Treats for Training

Treats in Horse Training

Photo: Christina Handley Photography

By Lindsay Grice

Q    Some trainers use treats to reward their horses and others don’t. What do you think?

A    Personally, I don’t use treats in my program. Although food rewards can definitely reinforce a lesson, in my experience the drawbacks of using food rewards far exceed the benefits.

 

 

These are my reasons:

Delayed Reward. Any reward should be given to a horse within a half a second of his correct response in order for him to relate the positive feedback to his action. Unless you carry your treats in an open fanny pack while riding or devise some other instant treat delivery system, your horse isn’t likely to connect the “yes!” message. Rewards are important, but there are other ways to positively reinforce good responses.

Whets His Appetite. No horse stands and gratefully savours his last treat; he anxiously awaits the next one! Because I don’t feed horses between meals, I find they tend to stand calmly when tied without pawing. They are fed only in their stalls, at regular times, or graze in the pasture. They’re never hand grazed and are content without snacks in between. In this case, ignorance is bliss. Jealousy arises between stall neighbours when one horse is fed by a doting owner and another is not — why create discontent?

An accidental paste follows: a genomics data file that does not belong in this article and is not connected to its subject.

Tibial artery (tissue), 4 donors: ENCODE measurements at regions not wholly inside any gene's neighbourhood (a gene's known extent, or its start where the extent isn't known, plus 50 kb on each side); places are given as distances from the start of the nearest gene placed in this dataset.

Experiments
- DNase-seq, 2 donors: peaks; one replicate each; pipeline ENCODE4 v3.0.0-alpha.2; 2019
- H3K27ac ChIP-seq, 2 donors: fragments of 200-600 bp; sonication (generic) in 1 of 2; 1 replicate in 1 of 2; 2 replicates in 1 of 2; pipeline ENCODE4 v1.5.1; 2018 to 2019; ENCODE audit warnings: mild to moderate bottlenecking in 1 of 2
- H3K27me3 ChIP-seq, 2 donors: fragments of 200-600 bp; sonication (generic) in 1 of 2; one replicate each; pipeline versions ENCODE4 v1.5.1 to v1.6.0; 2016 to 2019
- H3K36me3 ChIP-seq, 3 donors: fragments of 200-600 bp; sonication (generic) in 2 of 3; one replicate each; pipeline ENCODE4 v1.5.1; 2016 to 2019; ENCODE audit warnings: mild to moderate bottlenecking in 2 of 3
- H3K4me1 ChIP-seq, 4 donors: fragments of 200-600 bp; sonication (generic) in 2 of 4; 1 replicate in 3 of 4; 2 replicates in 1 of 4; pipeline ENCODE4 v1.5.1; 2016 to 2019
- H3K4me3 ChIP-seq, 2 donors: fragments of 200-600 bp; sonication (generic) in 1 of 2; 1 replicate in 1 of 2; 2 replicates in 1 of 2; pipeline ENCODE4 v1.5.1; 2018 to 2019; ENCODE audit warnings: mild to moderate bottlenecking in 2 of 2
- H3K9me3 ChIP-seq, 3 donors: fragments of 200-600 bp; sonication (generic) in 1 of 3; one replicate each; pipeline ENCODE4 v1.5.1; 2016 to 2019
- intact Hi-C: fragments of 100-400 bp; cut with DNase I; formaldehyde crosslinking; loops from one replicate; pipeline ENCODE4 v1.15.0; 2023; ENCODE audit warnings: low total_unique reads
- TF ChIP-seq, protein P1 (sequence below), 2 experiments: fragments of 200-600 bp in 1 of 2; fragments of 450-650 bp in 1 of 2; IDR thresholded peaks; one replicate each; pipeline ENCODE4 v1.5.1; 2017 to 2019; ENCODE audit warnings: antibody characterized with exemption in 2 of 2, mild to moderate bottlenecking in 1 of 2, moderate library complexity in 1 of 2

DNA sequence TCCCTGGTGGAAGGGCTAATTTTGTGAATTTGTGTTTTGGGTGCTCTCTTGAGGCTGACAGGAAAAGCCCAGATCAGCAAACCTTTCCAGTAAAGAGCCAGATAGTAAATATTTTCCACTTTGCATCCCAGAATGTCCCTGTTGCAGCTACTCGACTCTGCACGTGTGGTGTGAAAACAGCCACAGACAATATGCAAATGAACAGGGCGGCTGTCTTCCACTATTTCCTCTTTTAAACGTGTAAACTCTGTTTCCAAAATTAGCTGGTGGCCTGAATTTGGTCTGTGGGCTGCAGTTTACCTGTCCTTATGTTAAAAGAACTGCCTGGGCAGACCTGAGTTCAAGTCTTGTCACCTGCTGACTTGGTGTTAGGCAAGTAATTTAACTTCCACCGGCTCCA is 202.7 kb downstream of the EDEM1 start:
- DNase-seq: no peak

Pushiness. Feeding by hand can open up a can of worms by encouraging a horse to get into a person’s personal space in search for more. He can even begin to nip. This is something the herd leader would never allow a subordinate horse to do, so neither should the trainer. In a no-treat program, I’m never begged for a treat or pulled down while leading a horse in his effort to grab a bite of grass.

Although it is important to reward horses to affirm every correct response, I feel there are other more valuable ways of doing so.

Main Article Photo: Christina Handley - While horses may enjoy treats (and we may enjoy feeding them!), they make for poor rewards and can often make a horse pushy.

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